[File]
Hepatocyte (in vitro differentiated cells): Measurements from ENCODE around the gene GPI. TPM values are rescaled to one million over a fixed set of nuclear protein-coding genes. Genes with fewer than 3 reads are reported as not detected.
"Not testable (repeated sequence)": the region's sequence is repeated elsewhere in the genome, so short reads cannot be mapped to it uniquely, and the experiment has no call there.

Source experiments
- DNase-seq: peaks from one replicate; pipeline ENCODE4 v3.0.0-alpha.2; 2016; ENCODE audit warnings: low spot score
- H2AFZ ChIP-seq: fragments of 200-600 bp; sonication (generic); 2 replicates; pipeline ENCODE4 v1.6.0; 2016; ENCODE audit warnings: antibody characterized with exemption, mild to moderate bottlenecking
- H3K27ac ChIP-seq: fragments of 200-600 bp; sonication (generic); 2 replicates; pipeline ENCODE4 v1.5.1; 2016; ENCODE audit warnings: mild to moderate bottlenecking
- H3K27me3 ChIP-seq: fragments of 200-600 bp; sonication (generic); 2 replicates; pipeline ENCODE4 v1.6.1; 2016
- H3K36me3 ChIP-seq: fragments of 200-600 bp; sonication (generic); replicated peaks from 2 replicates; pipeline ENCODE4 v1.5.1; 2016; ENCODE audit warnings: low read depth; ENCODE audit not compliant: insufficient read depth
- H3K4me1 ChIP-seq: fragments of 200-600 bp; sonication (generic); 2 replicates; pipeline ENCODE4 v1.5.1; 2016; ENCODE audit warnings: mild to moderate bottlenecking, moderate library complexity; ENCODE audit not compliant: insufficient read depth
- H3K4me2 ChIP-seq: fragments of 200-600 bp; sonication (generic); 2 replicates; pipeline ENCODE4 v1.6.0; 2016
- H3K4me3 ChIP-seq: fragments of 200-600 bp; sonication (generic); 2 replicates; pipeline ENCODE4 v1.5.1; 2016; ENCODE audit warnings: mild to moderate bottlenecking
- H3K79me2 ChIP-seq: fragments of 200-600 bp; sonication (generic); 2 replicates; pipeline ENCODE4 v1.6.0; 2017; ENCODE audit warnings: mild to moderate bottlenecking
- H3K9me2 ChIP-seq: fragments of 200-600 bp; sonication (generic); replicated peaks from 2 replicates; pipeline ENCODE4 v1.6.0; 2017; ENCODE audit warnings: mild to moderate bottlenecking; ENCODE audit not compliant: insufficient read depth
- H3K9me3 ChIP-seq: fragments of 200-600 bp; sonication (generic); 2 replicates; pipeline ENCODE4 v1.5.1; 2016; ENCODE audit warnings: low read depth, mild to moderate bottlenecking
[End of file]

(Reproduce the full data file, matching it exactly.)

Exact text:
Hepatocyte (in vitro differentiated cells): Measurements from ENCODE around the gene GPI. TPM values are rescaled to one million over a fixed set of nuclear protein-coding genes. Genes with fewer than 3 reads are reported as not detected.
"Not testable (repeated sequence)": the region's sequence is repeated elsewhere in the genome, so short reads cannot be mapped to it uniquely, and the experiment has no call there.

Source experiments
- DNase-seq: peaks from one replicate; pipeline ENCODE4 v3.0.0-alpha.2; 2016; ENCODE audit warnings: low spot score
- H2AFZ ChIP-seq: fragments of 200-600 bp; sonication (generic); 2 replicates; pipeline ENCODE4 v1.6.0; 2016; ENCODE audit warnings: antibody characterized with exemption, mild to moderate bottlenecking
- H3K27ac ChIP-seq: fragments of 200-600 bp; sonication (generic); 2 replicates; pipeline ENCODE4 v1.5.1; 2016; ENCODE audit warnings: mild to moderate bottlenecking
- H3K27me3 ChIP-seq: fragments of 200-600 bp; sonication (generic); 2 replicates; pipeline ENCODE4 v1.6.1; 2016
- H3K36me3 ChIP-seq: fragments of 200-600 bp; sonication (generic); replicated peaks from 2 replicates; pipeline ENCODE4 v1.5.1; 2016; ENCODE audit warnings: low read depth; ENCODE audit not compliant: insufficient read depth
- H3K4me1 ChIP-seq: fragments of 200-600 bp; sonication (generic); 2 replicates; pipeline ENCODE4 v1.5.1; 2016; ENCODE audit warnings: mild to moderate bottlenecking, moderate library complexity; ENCODE audit not compliant: insufficient read depth
- H3K4me2 ChIP-seq: fragments of 200-600 bp; sonication (generic); 2 replicates; pipeline ENCODE4 v1.6.0; 2016
- H3K4me3 ChIP-seq: fragments of 200-600 bp; sonication (generic); 2 replicates; pipeline ENCODE4 v1.5.1; 2016; ENCODE audit warnings: mild to moderate bottlenecking
- H3K79me2 ChIP-seq: fragments of 200-600 bp; sonication (generic); 2 replicates; pipeline ENCODE4 v1.6.0; 2017; ENCODE audit warnings: mild to moderate bottlenecking
- H3K9me2 ChIP-seq: fragments of 200-600 bp; sonication (generic); replicated peaks from 2 replicates; pipeline ENCODE4 v1.6.0; 2017; ENCODE audit warnings: mild to moderate bottlenecking; ENCODE audit not compliant: insufficient read depth
- H3K9me3 ChIP-seq: fragments of 200-600 bp; sonication (generic); 2 replicates; pipeline ENCODE4 v1.5.1; 2016; ENCODE audit warnings: low read depth, mild to moderate bottlenecking